This story appears in the September 2012 issue of National Geographic magazine.
Luck and a storekeeper’s camera phone were in play when Robb Kendrick made a new picture of two Mennonite brothers he had photographed 29 years earlier. Looking to capture the toll of last year’s severe drought in his home state of Texas, he remembered Seminole, an agricultural community he had visited as a junior in college. “I like photographing people with hard jobs,” Kendrick says. Gerhard and Peter Neustaeter, both cotton farmers, lost their entire crop in 2011. Reunited, the trio caught up on life. —Luna Shyr
Behind the Lens
Q: How did the brothers cope with the 2011 Texas drought?
A: Gerhard [at left in both photos] and Peter are like many farmers—they have a lot of faith that next year’s going to be better. If you’re a farmer, you have to constantly be optimistic. Last year was rough, but crop insurance helped, plus that farmers’ ability to put so much hard work into something they’re not in control of. Also Mennonites are very pragmatic people. They don’t cry over spilled milk.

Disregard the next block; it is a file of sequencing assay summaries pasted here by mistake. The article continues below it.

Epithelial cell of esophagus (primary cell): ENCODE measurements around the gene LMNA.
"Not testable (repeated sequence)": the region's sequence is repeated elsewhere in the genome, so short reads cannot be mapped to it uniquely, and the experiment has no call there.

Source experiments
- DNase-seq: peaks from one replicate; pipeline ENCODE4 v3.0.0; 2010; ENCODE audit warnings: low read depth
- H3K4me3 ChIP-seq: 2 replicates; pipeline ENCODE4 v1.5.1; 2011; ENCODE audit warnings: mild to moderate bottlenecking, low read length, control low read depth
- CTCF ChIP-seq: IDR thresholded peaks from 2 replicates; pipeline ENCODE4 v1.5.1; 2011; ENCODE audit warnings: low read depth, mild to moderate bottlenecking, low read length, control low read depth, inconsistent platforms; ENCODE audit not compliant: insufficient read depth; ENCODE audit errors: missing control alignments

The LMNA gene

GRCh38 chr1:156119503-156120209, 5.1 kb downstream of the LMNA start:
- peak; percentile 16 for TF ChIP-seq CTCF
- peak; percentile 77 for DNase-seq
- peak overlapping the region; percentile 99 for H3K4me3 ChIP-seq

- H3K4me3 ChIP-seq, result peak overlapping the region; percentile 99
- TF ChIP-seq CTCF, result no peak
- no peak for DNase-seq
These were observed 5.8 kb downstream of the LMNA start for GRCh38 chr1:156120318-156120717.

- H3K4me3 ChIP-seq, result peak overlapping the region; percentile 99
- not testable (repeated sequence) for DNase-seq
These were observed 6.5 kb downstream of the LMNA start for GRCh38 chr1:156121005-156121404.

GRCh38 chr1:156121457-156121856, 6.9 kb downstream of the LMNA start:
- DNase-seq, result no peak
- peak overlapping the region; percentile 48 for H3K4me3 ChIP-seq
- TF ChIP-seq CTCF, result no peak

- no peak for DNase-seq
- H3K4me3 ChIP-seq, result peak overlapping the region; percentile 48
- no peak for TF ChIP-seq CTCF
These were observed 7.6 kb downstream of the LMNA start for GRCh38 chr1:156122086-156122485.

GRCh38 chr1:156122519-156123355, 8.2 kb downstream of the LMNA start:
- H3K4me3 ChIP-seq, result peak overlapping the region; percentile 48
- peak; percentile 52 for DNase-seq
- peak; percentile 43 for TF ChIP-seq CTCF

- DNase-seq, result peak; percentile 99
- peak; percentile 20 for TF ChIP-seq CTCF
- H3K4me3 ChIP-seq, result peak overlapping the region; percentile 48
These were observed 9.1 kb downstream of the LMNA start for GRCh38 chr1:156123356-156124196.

Q: How did you find them again nearly 30 years later?
A: It was a real shot in the dark, but I went into a Mennonite farm-supply store with the original photo I took of them. The store owner took a picture of the picture with his phone and emailed it to the community. Within 15 minutes one of the brothers showed up.
Q: And you went back to their town because ...
A: For this assignment I wanted to visit places I had a connection to. In college I passed through Seminole on my way home to visit my folks. Gerhard and Peter were 13 and 12 years old back then. We had a good time catching up—Peter said we should do it again in another 29 years.